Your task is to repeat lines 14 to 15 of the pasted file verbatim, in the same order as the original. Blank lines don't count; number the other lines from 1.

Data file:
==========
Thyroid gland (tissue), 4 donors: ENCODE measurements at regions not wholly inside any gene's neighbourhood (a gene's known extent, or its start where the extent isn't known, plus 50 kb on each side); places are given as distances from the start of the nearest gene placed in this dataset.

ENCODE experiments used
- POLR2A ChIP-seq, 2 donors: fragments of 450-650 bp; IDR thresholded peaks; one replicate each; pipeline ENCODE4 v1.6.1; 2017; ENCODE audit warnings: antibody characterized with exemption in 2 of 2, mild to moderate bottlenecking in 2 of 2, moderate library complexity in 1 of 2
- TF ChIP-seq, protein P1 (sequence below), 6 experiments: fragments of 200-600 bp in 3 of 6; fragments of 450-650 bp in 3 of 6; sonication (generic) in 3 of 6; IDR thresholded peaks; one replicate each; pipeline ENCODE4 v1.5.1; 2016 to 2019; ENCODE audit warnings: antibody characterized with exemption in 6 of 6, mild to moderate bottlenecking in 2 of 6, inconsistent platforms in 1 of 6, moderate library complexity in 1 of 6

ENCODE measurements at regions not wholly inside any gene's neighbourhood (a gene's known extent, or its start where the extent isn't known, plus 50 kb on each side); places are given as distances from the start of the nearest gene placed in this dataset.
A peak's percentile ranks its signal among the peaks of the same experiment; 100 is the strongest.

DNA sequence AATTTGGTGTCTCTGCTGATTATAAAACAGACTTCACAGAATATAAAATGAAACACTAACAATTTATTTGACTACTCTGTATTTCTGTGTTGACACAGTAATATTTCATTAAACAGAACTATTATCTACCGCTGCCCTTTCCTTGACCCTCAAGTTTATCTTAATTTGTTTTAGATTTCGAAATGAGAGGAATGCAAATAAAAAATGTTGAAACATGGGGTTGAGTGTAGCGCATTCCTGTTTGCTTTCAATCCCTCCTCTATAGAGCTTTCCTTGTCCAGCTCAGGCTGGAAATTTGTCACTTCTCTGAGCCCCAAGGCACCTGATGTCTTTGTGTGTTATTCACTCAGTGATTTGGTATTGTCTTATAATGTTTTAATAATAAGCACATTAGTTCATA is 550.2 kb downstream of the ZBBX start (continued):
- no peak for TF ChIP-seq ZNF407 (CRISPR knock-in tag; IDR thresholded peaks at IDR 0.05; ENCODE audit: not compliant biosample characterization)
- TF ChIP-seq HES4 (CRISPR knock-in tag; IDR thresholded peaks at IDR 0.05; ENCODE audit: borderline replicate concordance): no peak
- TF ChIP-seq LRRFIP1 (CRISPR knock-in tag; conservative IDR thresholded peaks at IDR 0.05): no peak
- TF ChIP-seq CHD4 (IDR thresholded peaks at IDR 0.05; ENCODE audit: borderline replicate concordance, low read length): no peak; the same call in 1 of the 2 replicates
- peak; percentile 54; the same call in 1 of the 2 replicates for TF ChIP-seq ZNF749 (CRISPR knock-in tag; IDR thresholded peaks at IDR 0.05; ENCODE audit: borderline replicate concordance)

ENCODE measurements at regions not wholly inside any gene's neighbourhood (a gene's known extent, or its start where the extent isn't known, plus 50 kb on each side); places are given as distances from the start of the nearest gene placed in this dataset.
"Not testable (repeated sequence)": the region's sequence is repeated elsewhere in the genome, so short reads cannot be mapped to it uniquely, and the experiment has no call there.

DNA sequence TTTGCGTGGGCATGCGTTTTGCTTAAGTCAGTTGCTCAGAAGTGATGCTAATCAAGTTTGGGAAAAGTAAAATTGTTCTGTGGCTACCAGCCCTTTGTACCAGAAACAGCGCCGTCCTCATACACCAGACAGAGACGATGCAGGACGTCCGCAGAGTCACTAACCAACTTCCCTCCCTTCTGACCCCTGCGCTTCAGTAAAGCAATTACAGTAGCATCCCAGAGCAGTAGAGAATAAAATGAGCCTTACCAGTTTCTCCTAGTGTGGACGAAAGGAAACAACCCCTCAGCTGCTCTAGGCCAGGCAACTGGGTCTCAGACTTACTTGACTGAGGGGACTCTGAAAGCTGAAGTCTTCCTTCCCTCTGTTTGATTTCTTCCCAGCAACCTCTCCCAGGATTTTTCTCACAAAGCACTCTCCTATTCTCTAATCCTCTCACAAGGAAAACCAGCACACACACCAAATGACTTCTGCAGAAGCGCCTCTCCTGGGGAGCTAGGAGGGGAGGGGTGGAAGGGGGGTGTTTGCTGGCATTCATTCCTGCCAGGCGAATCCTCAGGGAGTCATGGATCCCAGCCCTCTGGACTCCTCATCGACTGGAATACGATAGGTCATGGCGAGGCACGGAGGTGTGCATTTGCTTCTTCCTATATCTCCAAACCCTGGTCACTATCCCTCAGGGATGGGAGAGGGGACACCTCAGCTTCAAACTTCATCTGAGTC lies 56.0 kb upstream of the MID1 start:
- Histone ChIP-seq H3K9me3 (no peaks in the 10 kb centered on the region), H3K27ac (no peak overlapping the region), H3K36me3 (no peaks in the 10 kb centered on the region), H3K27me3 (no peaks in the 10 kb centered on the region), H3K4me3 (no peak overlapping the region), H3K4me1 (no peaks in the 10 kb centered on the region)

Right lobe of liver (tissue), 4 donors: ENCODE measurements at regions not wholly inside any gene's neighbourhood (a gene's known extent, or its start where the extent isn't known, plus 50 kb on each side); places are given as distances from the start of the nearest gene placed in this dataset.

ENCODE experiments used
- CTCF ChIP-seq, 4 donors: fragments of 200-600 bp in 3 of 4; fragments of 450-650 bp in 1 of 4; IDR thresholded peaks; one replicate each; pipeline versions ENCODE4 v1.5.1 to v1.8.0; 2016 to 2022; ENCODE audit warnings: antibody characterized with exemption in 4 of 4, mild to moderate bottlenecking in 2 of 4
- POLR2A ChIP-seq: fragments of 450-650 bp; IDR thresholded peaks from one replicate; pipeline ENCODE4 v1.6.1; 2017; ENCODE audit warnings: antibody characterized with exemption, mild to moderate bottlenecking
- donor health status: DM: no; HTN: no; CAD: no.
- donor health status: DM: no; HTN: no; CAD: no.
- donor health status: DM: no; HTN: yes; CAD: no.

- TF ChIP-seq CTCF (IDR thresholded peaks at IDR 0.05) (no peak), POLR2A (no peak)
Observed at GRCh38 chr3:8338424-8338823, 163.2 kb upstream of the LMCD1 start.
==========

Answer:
"Not testable (repeated sequence)": the region's sequence is repeated elsewhere in the genome, so short reads cannot be mapped to it uniquely, and the experiment has no call there.

DNA sequence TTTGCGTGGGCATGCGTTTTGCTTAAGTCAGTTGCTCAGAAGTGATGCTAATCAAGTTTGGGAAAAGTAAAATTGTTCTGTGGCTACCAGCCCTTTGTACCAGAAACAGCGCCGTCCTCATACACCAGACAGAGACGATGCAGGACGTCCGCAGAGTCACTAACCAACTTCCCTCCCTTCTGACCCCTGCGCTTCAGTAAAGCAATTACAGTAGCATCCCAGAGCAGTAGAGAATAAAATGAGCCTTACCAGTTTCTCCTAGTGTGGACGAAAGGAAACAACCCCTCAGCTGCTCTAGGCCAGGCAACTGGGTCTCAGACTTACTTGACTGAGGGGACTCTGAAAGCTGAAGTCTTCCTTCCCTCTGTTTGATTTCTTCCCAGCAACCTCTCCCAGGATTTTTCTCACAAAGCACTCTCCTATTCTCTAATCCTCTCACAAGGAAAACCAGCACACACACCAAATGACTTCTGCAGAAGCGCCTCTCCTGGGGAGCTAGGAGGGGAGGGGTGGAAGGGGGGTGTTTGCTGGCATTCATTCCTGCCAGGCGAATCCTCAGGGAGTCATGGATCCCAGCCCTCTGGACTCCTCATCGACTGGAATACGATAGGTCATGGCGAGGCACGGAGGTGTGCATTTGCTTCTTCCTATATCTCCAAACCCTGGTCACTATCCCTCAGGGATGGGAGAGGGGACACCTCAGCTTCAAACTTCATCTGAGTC lies 56.0 kb upstream of the MID1 start: